'As I invited our Design alumni to take part in today’s forum, I learned of the exciting and diverse projects that NIDA grads were involved in, Fiona Crombie had just won a BAFTA for her production design for The Favourite, Game of Thrones’ Deborah Riley had just moved to LA to work on her next top secret production design; Academy Award nominee Michael Wilkinson was designing a fantasy musical for Netflix; Pip Runciman APDG was just winding down from her role as Designer for Sydney Festival, Jake Nash was in the process of developing a First Nation creative collaboration with Bangarra, Canada and New Zealand,  Dane Laffrey had recently been nominated for a Tony Award, Kym Barrett had just received a Costume Designer’s Guild nomination for her scifi/fantasy work on Aquaman. Michael Scott-Mitchell was designing the next digital Opera Madama Butterfly for Opera Australia. This is a small snapshot of the lives of NIDA’s leading design alumni.'

Above: Jim Sharman, Kim Carpenter AM, APDG and Eamon D’Arcy speak in the 1960s – 70s panel.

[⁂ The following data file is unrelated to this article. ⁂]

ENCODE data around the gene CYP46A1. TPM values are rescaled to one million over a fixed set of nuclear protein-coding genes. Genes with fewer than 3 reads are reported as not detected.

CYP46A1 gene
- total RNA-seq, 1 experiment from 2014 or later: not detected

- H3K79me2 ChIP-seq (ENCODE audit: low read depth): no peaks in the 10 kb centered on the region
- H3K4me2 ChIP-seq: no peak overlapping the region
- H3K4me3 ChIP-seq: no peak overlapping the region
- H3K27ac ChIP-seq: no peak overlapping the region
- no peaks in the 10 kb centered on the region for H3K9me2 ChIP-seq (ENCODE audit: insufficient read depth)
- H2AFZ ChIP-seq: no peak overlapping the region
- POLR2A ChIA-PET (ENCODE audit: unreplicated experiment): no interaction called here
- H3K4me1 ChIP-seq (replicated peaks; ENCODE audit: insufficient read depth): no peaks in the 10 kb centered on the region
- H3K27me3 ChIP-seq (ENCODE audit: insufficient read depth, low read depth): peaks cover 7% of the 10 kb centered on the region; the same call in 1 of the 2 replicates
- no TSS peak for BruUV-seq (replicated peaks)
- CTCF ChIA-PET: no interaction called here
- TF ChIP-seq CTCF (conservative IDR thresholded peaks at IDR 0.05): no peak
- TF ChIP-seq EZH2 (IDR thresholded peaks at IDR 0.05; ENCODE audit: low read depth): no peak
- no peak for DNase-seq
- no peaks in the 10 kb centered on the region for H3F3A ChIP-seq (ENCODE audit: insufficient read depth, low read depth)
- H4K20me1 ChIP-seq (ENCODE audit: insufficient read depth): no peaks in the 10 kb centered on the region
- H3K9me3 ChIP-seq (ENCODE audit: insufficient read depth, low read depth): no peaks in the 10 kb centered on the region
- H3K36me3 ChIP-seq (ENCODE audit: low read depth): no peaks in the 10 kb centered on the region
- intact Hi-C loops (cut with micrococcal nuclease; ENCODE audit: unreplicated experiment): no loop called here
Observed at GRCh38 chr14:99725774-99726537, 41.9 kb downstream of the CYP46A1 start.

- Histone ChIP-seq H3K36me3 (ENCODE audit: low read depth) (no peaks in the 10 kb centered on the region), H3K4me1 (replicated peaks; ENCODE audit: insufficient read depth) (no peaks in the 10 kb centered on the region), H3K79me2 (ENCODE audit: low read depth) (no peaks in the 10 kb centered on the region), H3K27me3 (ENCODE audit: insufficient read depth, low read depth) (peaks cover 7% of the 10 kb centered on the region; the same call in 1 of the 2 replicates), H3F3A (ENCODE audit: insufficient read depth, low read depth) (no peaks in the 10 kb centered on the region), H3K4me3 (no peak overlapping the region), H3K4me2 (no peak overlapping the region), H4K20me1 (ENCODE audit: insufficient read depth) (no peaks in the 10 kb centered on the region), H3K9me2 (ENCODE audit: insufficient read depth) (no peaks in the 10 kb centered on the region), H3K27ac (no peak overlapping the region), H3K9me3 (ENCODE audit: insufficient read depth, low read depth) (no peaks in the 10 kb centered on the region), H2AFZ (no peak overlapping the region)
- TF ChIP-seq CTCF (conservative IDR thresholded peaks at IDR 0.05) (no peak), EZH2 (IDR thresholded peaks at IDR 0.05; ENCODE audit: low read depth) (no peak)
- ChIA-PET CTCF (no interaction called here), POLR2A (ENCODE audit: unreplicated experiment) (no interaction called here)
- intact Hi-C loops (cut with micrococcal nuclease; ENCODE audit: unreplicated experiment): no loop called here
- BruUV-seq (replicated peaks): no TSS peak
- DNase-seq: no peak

Above: Jim Sharman, Kim Carpenter AM, APDG and Eamon D’Arcy, Edie Kurzer , Bill Haycock and Stephen Curtis speak in the 1960s – 70s panel.

The panel sessions began in the 1960s-1970s, at a time when Australian theatre-makers and theatres were asserting their creative identity.  NIDA was founded in 1959, and that decade saw the first Australia Council for the Arts, the opening of the Sydney Opera House, theatres such as the Nimrod committed to Australian work and the formation of the new Designers Association for the Performing Arts to represent Australian designers’ interests. Stephen Curtis APDG chaired a discussion around this decade which saw a ‘new wave of Australian theatre-makers’ heralded by Jim Sharman’s production of Hair in 1969 and Kim Carpenter’s designs for Rick Billinghurst’s The Rake’s Progress in the same year.

'The ideas of Brecht and Meyerhold had finally made it onto Australian stage – 60 years late. As our panelist Bill Haycock put it: [they] “dragged Australian stage design screaming into the twentieth century.'

As the seminar moved through the decades, the panelists were engaged in vibrant and at times humorous debate on a wide variety of issues.